Two doulas, Facebook and video chat helped with the birth of a baby during Buffalo snowstorm over Christmas
‘Twas two days before Christmas when within the house, a soon-to-be mother began having contractions.
Erica and Davon Thomas were expecting their first child on Christmas Day, but around 11 p.m. on December 23, Erica’s contractions began.
On Christmas Eve morning, the contractions worsened – but the Thomas’ couldn’t leave their home as the snow from the winter storm had piled up about halfway up the front door of their Buffalo home, Davon told SME.
The soon-to-be father called 911 for help and was told they’d attempt to get an emergency vehicle there as soon as possible. When he called again later, he was told responders had attempted to get to their house but couldn’t.
“I started thinking, ‘Well, how is my baby going to get delivered safely?’” Davon told SME.
That’s when he realized they were going to be doing this alone.
Davon called Jeter Jr., a close friend. He posted the request to help on a Buffalo group Facebook.
Many people left feedback, offering help or sharing their numbers. Raymonda Reynolds (a doula with five years of experience) was one of them.
Reynolds and Davon spoke at 1:05 p.m. Davon was concerned for Reynolds’ wife and child.
“I’m so happy they chose me, there was a lot of people they could’ve called.” Reynolds told SME.
Reynolds said she could hear Erica in the background – clearly in labor – as she began telling Davon what to do.
“It was straight tunnel vision,” Davon recalled. “I realized how important this was and all nerves went away.”
With Reynolds’ guidance, he grabbed towels, a pair of sanitized scissors and a bowl from the kitchen (to catch the placenta).
They eventually connected via videochat so that the doula could assist them better.
“I kept telling Erica to take deep breaths,” Reynolds said, “I was trying to keep them calm and reassure them.”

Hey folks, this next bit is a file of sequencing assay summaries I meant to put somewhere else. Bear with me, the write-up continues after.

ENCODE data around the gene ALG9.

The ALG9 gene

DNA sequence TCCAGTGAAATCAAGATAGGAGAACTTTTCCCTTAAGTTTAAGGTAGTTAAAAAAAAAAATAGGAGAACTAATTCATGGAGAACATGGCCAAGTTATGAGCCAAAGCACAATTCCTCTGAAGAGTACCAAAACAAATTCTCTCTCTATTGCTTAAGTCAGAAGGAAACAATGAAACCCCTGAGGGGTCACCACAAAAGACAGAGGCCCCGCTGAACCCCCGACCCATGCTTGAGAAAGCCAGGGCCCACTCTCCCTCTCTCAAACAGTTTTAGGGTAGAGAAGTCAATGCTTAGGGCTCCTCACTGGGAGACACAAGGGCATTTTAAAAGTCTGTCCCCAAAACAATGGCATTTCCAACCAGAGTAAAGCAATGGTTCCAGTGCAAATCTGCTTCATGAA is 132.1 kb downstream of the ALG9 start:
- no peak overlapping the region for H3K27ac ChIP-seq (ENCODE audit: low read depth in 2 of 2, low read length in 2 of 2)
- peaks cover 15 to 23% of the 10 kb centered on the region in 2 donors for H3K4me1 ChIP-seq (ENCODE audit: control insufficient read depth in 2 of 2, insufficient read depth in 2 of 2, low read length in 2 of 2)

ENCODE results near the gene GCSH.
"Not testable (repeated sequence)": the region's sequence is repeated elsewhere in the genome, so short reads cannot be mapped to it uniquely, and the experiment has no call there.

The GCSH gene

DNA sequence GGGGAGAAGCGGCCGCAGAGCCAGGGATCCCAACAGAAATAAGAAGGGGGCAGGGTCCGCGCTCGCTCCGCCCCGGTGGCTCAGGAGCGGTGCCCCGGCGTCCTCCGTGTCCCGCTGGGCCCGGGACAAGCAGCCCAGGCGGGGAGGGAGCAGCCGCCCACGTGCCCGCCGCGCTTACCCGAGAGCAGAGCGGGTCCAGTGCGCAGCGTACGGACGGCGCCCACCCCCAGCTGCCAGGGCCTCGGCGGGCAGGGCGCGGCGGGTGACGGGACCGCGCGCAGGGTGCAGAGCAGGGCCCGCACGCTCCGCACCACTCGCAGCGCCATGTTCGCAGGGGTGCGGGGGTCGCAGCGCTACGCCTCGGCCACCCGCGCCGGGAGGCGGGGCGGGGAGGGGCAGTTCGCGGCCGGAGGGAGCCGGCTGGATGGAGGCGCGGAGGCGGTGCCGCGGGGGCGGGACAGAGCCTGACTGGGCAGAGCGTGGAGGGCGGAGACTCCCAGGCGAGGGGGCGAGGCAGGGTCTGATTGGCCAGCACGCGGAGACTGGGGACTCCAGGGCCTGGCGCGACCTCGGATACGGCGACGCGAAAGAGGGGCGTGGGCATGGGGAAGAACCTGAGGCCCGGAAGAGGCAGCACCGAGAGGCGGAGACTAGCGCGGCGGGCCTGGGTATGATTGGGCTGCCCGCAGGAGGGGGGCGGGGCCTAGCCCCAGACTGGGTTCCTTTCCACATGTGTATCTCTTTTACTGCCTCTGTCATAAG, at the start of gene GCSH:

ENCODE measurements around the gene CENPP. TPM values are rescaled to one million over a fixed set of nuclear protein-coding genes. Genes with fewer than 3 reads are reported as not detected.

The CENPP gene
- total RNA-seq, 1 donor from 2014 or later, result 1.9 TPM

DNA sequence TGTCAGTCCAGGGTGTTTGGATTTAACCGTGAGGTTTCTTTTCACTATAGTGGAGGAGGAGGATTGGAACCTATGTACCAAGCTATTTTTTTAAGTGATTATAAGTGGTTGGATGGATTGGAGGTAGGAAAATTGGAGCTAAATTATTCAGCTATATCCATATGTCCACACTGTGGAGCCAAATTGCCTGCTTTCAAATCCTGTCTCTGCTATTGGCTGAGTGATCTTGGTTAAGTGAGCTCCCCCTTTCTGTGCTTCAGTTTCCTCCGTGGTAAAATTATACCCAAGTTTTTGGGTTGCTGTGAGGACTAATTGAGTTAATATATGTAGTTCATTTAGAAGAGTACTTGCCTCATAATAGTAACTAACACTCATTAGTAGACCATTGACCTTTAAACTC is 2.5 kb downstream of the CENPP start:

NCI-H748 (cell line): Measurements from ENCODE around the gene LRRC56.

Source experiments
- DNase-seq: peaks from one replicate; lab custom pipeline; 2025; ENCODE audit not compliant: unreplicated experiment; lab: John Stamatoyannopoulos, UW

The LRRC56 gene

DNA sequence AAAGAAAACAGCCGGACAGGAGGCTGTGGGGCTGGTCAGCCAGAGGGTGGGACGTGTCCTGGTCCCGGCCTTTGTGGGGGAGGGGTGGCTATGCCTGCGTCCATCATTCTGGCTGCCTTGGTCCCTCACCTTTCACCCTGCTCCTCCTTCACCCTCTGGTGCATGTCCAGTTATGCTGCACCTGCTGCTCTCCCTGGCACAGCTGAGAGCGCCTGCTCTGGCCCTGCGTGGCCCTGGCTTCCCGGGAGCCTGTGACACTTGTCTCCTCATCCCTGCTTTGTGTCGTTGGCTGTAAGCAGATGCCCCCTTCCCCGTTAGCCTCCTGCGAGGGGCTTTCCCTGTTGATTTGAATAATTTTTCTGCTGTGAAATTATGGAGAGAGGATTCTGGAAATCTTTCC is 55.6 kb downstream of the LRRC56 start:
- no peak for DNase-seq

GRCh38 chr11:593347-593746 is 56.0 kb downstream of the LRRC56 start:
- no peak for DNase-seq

As Erica walked around the house in pain, Davon’s job was to follow her closely.
Reynolds added Iva Blackburn as a friend and doula to the conversation. “She brought that extra comfort with the medical background,” Reynolds said.
Two doulas, Davon and Mary on video chat, suggested that Davon examine the baby with a flashlight.
As he put the phone down to check, Erica yelled, “The baby’s crowning!”
Erica then described a burning sensation and gave out what Reynolds described as “a primal moan.”
As Erica squatted, Davon placed a stack of towels under her. The room was quiet, and then Erica shouted: “She’s here!”
“We started screaming like it was a Buffalo Bills touchdown,” Reynolds said. “It was the most beautiful thing I’ve been a part of.”
Devynn Briell Thomas was conceived at 3:31 on December 24, and weighed 6 pounds, 9ozs and measured 20 inches in length.
The doulas advised the new parents to clean Devynn’s mouth and nose, and ensure skin-to-skin contact with mom. After that, Devynn let out her first cry.
They stayed in touch with their couple via phone to assist with post-birth care and cut the umbilical cord.
“I couldn’t have done it without them,” Davon said, adding he and his wife were in shock. “It was very comforting knowing they were there.”
And it’s social media that made it possible. Facebook “can be messy sometimes, but it can be life saving and life changing,” Reynolds said.
After the successful birth, the family’s next task was to get mom and baby to the hospital, despite the snowstorm. Davon was notified by a text message that assistance was coming at around 4:30 am on Christmas Day
Angel Lugo’s family had seen the post on Facebook and his sister told Davon Lugo would come take them to the hospital, he said.
The snowfall prevented Lugo from parking at the family’s house, so the new mom, dad and baby had to trek through three blocks of knee-deep snow to the car. “We had to walk through quite a bit of snow,” Davon added. “It was like a scene out of a movie.”
Davon said his family arrived back home on Tuesday safe and sound, and Erica and Devynn are “both doing wonderful.”
They plan to meet the doulas that helped them get through the experience face-to-face once the snow has melted.